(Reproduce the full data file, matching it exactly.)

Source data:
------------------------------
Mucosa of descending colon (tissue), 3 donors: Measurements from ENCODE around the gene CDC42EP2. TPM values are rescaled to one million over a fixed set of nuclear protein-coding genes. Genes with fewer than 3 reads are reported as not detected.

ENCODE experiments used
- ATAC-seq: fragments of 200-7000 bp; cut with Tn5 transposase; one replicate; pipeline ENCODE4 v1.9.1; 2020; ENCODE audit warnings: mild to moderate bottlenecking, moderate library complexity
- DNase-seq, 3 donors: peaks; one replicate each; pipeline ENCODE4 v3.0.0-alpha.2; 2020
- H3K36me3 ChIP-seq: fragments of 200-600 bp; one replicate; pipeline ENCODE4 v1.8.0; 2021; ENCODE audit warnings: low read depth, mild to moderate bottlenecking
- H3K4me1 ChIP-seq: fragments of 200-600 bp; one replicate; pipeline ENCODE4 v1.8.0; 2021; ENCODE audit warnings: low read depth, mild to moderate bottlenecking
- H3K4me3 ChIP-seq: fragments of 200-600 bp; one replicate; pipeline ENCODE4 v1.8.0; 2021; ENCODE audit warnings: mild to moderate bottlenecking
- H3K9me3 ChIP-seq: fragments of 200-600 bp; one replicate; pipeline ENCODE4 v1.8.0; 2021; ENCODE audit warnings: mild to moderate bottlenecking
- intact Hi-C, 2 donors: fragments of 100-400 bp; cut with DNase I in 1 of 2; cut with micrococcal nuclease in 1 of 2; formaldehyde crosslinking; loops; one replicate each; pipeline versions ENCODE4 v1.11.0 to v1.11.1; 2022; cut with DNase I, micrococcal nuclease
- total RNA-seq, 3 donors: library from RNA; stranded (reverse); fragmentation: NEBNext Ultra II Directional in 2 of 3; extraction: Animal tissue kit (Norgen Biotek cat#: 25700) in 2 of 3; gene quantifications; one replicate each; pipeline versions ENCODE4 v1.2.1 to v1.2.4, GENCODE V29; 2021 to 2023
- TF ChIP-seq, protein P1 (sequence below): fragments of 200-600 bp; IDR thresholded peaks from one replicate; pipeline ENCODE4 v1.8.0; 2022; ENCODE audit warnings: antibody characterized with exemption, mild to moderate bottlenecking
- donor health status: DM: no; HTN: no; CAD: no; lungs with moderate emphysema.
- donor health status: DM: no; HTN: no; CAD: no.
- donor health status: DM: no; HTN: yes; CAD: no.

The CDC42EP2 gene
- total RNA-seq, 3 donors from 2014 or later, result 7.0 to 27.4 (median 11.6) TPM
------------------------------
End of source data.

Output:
Mucosa of descending colon (tissue), 3 donors: Measurements from ENCODE around the gene CDC42EP2. TPM values are rescaled to one million over a fixed set of nuclear protein-coding genes. Genes with fewer than 3 reads are reported as not detected.

ENCODE experiments used
- ATAC-seq: fragments of 200-7000 bp; cut with Tn5 transposase; one replicate; pipeline ENCODE4 v1.9.1; 2020; ENCODE audit warnings: mild to moderate bottlenecking, moderate library complexity
- DNase-seq, 3 donors: peaks; one replicate each; pipeline ENCODE4 v3.0.0-alpha.2; 2020
- H3K36me3 ChIP-seq: fragments of 200-600 bp; one replicate; pipeline ENCODE4 v1.8.0; 2021; ENCODE audit warnings: low read depth, mild to moderate bottlenecking
- H3K4me1 ChIP-seq: fragments of 200-600 bp; one replicate; pipeline ENCODE4 v1.8.0; 2021; ENCODE audit warnings: low read depth, mild to moderate bottlenecking
- H3K4me3 ChIP-seq: fragments of 200-600 bp; one replicate; pipeline ENCODE4 v1.8.0; 2021; ENCODE audit warnings: mild to moderate bottlenecking
- H3K9me3 ChIP-seq: fragments of 200-600 bp; one replicate; pipeline ENCODE4 v1.8.0; 2021; ENCODE audit warnings: mild to moderate bottlenecking
- intact Hi-C, 2 donors: fragments of 100-400 bp; cut with DNase I in 1 of 2; cut with micrococcal nuclease in 1 of 2; formaldehyde crosslinking; loops; one replicate each; pipeline versions ENCODE4 v1.11.0 to v1.11.1; 2022; cut with DNase I, micrococcal nuclease
- total RNA-seq, 3 donors: library from RNA; stranded (reverse); fragmentation: NEBNext Ultra II Directional in 2 of 3; extraction: Animal tissue kit (Norgen Biotek cat#: 25700) in 2 of 3; gene quantifications; one replicate each; pipeline versions ENCODE4 v1.2.1 to v1.2.4, GENCODE V29; 2021 to 2023
- TF ChIP-seq, protein P1 (sequence below): fragments of 200-600 bp; IDR thresholded peaks from one replicate; pipeline ENCODE4 v1.8.0; 2022; ENCODE audit warnings: antibody characterized with exemption, mild to moderate bottlenecking
- donor health status: DM: no; HTN: no; CAD: no; lungs with moderate emphysema.
- donor health status: DM: no; HTN: no; CAD: no.
- donor health status: DM: no; HTN: yes; CAD: no.

The CDC42EP2 gene
- total RNA-seq, 3 donors from 2014 or later, result 7.0 to 27.4 (median 11.6) TPM